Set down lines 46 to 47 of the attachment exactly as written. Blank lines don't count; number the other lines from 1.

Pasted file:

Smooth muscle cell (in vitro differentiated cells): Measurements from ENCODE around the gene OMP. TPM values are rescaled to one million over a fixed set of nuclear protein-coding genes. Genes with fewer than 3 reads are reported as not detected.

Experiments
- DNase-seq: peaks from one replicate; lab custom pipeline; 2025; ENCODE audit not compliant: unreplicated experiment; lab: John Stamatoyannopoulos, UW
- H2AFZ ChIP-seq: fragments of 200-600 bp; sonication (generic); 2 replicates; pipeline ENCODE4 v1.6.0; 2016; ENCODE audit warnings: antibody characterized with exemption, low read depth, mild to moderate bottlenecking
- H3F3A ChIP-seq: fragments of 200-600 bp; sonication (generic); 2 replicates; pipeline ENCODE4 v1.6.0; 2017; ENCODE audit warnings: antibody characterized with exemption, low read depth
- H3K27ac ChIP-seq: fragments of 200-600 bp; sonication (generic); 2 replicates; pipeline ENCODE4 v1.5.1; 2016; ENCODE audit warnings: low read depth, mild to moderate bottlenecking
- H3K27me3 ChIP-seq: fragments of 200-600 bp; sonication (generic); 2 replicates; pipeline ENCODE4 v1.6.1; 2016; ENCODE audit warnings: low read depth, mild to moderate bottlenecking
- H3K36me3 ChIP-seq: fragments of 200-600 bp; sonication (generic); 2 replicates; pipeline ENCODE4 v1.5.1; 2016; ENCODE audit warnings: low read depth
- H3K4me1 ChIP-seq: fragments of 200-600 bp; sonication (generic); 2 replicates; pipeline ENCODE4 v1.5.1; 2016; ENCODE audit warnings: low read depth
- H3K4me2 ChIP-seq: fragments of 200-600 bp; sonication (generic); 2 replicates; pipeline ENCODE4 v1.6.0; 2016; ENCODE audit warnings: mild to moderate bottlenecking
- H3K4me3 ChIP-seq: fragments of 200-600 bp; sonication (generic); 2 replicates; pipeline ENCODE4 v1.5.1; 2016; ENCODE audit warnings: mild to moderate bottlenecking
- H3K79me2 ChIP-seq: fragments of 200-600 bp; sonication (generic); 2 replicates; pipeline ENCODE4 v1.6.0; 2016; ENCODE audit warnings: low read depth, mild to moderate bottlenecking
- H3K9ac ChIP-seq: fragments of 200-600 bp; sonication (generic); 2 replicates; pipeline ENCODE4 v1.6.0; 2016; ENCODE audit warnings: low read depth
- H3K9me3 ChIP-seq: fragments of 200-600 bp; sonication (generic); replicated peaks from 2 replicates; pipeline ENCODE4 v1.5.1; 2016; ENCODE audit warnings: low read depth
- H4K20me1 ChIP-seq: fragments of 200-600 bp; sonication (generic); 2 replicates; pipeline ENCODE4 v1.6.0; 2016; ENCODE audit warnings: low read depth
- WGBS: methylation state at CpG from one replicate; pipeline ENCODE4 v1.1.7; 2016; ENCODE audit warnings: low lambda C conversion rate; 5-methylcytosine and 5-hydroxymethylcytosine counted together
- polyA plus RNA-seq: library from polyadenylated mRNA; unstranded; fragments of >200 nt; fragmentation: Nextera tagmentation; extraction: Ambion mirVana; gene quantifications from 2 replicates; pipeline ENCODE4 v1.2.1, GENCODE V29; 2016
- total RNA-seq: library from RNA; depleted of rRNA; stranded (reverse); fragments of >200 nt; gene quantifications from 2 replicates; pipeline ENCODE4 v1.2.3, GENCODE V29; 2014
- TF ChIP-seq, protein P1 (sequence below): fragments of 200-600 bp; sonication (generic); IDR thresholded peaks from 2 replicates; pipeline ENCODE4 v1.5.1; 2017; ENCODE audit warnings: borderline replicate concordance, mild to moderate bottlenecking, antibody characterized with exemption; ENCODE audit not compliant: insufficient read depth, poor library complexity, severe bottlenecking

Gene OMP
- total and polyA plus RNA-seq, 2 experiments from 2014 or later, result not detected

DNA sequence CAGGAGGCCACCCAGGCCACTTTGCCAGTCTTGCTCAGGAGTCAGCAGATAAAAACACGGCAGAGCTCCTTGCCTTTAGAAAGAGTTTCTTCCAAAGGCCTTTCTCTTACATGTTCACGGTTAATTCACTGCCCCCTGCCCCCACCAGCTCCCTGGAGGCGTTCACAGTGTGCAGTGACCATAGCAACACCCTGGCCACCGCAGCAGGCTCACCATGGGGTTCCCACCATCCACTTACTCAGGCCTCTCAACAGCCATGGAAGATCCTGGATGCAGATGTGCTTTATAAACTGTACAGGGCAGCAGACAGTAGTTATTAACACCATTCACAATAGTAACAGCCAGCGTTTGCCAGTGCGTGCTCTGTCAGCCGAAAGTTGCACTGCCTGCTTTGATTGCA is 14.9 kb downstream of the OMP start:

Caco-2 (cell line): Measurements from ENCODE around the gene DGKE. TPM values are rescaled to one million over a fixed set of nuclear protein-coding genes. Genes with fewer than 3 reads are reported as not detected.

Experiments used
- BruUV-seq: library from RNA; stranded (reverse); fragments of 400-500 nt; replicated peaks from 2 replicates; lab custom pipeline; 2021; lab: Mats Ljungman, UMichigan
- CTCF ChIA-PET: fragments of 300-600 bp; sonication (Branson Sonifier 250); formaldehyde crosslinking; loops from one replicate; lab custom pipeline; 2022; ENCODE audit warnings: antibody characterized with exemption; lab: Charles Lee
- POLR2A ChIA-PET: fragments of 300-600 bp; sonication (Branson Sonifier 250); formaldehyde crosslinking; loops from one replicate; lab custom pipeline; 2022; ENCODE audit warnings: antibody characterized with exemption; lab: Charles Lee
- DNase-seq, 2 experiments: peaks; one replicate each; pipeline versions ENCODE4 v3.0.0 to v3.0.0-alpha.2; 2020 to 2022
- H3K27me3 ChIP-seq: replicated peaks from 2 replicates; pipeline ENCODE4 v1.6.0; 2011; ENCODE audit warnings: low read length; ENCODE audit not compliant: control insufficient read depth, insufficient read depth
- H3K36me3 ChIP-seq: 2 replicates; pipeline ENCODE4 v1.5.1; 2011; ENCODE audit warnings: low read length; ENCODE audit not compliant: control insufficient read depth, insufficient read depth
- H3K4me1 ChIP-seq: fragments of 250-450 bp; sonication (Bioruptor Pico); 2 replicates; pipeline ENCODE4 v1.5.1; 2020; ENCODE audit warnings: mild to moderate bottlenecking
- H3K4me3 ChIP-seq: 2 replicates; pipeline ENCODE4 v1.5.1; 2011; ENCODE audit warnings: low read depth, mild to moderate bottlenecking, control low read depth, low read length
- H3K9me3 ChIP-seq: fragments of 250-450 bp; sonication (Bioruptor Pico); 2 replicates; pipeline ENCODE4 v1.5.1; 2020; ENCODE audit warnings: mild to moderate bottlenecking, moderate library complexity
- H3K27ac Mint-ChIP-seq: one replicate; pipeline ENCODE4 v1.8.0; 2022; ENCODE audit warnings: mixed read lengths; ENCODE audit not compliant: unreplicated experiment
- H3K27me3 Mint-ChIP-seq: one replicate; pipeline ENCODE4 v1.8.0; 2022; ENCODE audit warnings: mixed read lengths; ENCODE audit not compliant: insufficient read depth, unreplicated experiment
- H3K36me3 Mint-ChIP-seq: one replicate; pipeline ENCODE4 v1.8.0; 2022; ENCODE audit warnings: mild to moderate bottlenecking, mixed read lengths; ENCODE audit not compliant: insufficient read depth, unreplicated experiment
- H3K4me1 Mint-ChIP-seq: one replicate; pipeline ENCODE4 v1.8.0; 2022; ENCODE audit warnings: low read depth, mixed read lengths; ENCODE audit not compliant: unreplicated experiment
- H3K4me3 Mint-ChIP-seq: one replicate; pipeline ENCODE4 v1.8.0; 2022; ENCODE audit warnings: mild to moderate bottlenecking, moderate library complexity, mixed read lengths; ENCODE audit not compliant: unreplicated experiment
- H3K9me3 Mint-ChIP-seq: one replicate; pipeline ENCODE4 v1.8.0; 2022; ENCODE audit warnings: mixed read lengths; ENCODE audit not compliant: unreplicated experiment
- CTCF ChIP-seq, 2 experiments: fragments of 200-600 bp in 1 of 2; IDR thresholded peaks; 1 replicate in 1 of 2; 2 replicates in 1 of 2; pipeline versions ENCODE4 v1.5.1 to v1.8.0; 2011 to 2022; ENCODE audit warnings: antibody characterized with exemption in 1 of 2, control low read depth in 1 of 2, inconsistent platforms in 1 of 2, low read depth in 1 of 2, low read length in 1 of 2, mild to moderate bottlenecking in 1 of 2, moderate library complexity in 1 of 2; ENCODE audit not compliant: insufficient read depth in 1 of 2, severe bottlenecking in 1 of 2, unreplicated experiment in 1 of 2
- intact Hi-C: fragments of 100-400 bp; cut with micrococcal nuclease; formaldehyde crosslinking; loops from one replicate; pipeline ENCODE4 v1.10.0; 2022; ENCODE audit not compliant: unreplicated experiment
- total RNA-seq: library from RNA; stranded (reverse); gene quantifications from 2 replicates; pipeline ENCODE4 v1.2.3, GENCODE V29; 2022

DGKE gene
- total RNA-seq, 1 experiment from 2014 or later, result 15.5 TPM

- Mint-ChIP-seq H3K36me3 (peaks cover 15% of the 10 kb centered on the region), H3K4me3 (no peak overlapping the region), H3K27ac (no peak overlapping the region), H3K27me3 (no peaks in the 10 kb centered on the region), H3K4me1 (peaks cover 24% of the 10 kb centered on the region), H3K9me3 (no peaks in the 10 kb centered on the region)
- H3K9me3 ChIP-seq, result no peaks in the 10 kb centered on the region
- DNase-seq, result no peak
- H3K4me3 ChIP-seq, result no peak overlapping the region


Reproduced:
- H3K9me3 ChIP-seq, result no peaks in the 10 kb centered on the region
- DNase-seq, result no peak